Ocean Acidification Fact, Not Theory

Posted September 18, 2014 at 5:44 am by

Here’s a report from the Stew­ard­ship Net­work of the San Juans…

stewardship-network-logoShell­fish Grow­ers and Marine Sci­en­tists Agree that Ocean Degra­da­tion is Fact, Not The­o­ry; Col­lab­o­ra­tion and Adap­ta­tion Key Next Steps

Ocean acid­i­fi­ca­tion is fact, not the­o­ry, and col­lab­o­ra­tion and adap­ta­tion are key to tack­ling this cri­sis. That was the con­clu­sion of local shell­fish grow­ers, marine man­agers and sci­en­tists who gath­ered Sep­tem­ber 10 in Fri­day Har­bor, Washington.

Con­vened by the San Juan Marine Resources Com­mit­tee, with sup­port from the North­west Straights Ini­tia­tive, Puget Sound Part­ner­ship and Char­lotte Mar­tin Foun­da­tion, the shell­fish grow­ers and marine man­agers met all day to dis­cuss chang­ing ocean con­di­tions and how they impact local shell­fish grow­ing and marine management.

The sober­ing truth is that anthro­pogenic car­bon dioxide—carbon diox­ide caused by human activ­i­ties such as burn­ing fos­sil fuels—is chang­ing the chem­istry of the ocean. The effects of pos­i­tive changes we make today won’t be seen for the next 30 to 50 years, because pol­lu­tion in ocean waters cir­cu­lates for decades.

Because of this “…things will get worse before they get bet­ter, so we have to learn to adapt,” said Bill Dewey, pub­lic affairs man­ag­er for Tay­lor Shell­fish Farm, who start­ed notic­ing changes in his shell­fish in 2005.

Increas­ing acid­i­ty in ocean water results in shells that are thinned, pit­ted and not prop­er­ly formed, Dewey said. One-third of all the species in the Sal­ish Sea are ani­mals that make shells out of cal­ci­um car­bon­ate, mak­ing our local waters, and the shell­fish farm­ing indus­try, par­tic­u­lar­ly vul­ner­a­ble. Dewey posit­ed that suc­cess would be gained in part through dili­gent monitoring.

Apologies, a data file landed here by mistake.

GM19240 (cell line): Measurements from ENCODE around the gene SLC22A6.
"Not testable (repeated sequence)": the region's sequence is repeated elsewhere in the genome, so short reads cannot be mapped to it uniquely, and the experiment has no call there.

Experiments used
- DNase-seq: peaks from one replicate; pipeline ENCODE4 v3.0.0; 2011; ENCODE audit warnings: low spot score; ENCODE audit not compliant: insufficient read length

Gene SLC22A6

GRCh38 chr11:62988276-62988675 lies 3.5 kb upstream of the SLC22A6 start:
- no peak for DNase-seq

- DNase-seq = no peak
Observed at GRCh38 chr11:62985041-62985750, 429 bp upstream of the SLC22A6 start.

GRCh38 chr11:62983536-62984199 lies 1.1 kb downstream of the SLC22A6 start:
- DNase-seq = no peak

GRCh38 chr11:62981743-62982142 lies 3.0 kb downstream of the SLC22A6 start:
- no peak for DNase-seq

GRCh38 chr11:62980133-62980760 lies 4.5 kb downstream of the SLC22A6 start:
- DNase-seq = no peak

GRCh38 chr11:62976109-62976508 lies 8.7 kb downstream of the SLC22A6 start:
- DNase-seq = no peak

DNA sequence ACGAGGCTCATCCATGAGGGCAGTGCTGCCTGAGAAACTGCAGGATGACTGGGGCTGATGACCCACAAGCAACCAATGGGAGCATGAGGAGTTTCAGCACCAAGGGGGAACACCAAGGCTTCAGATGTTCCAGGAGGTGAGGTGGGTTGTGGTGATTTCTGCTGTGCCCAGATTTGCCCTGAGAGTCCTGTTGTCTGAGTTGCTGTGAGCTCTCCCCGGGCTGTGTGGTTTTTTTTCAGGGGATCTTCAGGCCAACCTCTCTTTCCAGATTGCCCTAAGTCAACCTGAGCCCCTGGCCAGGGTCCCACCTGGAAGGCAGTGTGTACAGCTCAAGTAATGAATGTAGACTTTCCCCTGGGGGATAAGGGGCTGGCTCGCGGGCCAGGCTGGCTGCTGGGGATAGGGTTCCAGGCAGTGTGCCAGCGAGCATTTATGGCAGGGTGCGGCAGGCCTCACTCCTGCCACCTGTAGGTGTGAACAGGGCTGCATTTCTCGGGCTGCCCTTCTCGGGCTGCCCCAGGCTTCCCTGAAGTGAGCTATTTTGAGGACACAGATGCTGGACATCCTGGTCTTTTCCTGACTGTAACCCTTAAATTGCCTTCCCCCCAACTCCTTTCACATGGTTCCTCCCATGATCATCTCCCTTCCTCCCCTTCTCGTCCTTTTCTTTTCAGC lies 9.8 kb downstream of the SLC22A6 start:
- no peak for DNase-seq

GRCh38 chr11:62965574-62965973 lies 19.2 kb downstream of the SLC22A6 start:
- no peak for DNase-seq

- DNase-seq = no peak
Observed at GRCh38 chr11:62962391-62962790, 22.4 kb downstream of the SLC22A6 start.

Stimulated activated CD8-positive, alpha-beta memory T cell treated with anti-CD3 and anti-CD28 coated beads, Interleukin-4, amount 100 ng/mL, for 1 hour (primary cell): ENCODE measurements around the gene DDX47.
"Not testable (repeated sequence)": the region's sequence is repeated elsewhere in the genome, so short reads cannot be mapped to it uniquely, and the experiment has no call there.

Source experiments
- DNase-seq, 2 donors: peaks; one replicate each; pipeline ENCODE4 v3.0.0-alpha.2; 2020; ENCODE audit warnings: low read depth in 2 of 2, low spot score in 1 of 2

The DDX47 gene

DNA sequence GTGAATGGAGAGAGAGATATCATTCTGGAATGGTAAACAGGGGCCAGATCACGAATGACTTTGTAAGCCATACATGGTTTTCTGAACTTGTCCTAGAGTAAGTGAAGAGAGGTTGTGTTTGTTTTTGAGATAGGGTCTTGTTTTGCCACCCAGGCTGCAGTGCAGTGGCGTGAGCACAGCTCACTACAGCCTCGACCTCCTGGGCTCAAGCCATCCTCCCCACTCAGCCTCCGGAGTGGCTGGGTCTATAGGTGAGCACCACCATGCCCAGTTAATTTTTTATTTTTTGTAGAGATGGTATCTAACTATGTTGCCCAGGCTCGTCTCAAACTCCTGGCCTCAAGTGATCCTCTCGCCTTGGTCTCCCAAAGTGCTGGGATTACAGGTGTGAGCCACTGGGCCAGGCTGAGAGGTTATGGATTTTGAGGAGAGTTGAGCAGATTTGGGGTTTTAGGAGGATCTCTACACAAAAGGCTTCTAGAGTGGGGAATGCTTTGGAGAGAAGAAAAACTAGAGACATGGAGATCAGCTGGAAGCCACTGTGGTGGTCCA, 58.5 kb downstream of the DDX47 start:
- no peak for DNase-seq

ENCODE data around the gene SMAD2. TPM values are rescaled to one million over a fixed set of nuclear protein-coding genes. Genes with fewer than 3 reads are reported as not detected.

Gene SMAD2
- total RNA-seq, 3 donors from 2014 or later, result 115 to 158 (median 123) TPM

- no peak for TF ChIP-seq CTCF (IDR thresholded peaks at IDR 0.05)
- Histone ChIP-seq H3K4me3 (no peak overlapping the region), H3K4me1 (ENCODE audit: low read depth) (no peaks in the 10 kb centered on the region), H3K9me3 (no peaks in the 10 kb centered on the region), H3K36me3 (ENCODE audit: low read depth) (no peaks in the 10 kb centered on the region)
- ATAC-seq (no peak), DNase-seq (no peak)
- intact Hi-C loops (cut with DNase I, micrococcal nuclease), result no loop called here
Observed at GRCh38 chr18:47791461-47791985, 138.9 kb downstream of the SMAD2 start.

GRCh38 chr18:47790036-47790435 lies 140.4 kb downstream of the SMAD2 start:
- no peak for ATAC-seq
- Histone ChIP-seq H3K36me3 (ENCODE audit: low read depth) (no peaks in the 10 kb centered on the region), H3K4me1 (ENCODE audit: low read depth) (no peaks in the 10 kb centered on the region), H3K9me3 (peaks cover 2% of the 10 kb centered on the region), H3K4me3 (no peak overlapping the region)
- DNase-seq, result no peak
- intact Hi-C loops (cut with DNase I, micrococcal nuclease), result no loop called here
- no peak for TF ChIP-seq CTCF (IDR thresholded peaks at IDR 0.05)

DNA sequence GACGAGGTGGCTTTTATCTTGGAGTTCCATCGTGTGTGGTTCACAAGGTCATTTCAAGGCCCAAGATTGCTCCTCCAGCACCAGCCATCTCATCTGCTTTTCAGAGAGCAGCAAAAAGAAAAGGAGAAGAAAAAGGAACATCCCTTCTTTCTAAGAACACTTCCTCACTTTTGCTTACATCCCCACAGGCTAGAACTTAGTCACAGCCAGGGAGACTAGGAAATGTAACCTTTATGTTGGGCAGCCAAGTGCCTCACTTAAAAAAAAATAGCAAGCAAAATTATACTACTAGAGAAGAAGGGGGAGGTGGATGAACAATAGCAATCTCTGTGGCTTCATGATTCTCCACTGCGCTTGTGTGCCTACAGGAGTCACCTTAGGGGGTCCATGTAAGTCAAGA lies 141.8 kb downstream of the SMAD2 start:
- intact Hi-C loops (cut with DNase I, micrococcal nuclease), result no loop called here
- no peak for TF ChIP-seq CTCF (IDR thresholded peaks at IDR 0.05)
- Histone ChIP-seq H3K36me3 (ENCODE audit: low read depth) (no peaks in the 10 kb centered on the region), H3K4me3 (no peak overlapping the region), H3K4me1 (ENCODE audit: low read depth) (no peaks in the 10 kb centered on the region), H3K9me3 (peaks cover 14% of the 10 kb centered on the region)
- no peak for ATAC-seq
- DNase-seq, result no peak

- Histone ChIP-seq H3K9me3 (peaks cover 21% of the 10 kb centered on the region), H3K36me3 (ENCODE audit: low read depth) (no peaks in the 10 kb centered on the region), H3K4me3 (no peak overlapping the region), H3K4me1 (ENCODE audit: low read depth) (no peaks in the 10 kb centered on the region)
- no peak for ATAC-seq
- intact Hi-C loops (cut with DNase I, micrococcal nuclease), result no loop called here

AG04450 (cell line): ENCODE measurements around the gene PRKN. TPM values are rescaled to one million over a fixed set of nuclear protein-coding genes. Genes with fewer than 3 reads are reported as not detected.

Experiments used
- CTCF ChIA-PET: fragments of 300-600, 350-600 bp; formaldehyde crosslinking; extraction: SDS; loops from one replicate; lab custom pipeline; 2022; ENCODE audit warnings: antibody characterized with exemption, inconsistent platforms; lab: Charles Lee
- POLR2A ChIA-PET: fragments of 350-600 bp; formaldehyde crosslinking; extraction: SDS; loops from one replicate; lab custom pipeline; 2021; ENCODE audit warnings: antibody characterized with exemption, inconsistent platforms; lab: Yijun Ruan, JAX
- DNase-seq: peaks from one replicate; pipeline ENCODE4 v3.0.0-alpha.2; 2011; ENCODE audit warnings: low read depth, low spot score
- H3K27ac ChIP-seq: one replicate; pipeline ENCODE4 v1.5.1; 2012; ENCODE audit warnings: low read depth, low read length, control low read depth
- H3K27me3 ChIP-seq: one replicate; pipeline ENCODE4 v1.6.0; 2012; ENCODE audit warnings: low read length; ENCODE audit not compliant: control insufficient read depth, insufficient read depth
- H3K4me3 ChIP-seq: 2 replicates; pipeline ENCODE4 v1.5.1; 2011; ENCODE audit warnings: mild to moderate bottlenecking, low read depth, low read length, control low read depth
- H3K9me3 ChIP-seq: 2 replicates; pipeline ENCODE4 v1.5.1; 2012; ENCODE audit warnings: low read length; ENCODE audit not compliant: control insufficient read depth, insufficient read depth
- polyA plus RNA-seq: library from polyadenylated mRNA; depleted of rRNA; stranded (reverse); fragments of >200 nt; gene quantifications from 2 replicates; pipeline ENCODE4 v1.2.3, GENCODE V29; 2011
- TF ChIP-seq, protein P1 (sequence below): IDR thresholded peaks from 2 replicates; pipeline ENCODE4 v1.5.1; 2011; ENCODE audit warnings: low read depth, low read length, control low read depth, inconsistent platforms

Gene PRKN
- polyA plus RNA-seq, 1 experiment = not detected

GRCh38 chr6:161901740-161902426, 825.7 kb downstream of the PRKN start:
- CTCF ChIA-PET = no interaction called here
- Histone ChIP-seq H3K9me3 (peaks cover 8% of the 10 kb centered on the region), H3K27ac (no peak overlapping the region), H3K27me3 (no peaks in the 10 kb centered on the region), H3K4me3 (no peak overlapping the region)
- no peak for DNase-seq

Rec­og­niz­ing the prob­lem through data col­lec­tion is only part of the solu­tion, accord­ing to Dr. Joel Bak­er, direc­tor of the Uni­ver­si­ty of Wash­ing­ton Puget Sound Insti­tute Cen­ter for Urban Waters. “Ana­lyz­ing (the data) requires a tremen­dous amount of time and ongo­ing col­lab­o­ra­tion with col­leagues,” he said. He also stressed the impor­tance of being real­is­tic about what’s hap­pen­ing, and fac­ing it head on.

All of the work­shop lead­ers agreed that solu­tions begin with knowl­edge and edu­ca­tion. Dr. Jan New­ton, Co-direc­tor of the Wash­ing­ton Ocean Acid­i­fi­ca­tion Cen­ter, sin­gled out and praised the work of young, enthu­si­as­tic grad­u­ate stu­dents. “Let’s arm our­selves with infor­ma­tion and edu­cate the next gen­er­a­tion,” said Dr. New­ton. “We need to be ambas­sadors for the oceans.”

“It’s with­in our pow­er to make pos­i­tive changes,” said Dr. Ter­rie Klinger, Co-direc­tor of the Wash­ing­ton Ocean Acid­i­fi­ca­tion Cen­ter. “We here in the San Juan Islands and Wash­ing­ton State have a great respon­si­bil­i­ty not to fail. We can make a difference.”

There is still much research to be done about ocean acid­i­fi­ca­tion, which is affect­ing us glob­al­ly as well as local­ly. It impacts not just our shell­fish, but any organ­ism that needs cal­ci­um car­bon­ate to build any part of its body struc­ture. For more infor­ma­tion about ongo­ing efforts and to learn what you can do, go to http://coenv.washington.edu/research/major-initiatives/ocean-acidification/, http://www.nanoos.org/, or http://pmel.noaa.gov/co2/story/Ocean+Acidification.

In addi­tion, the San Juan Marine Resources Com­mit­tee expects to post the lec­ture pre­sen­ta­tions from the work­shop to their web site with­in the next month.

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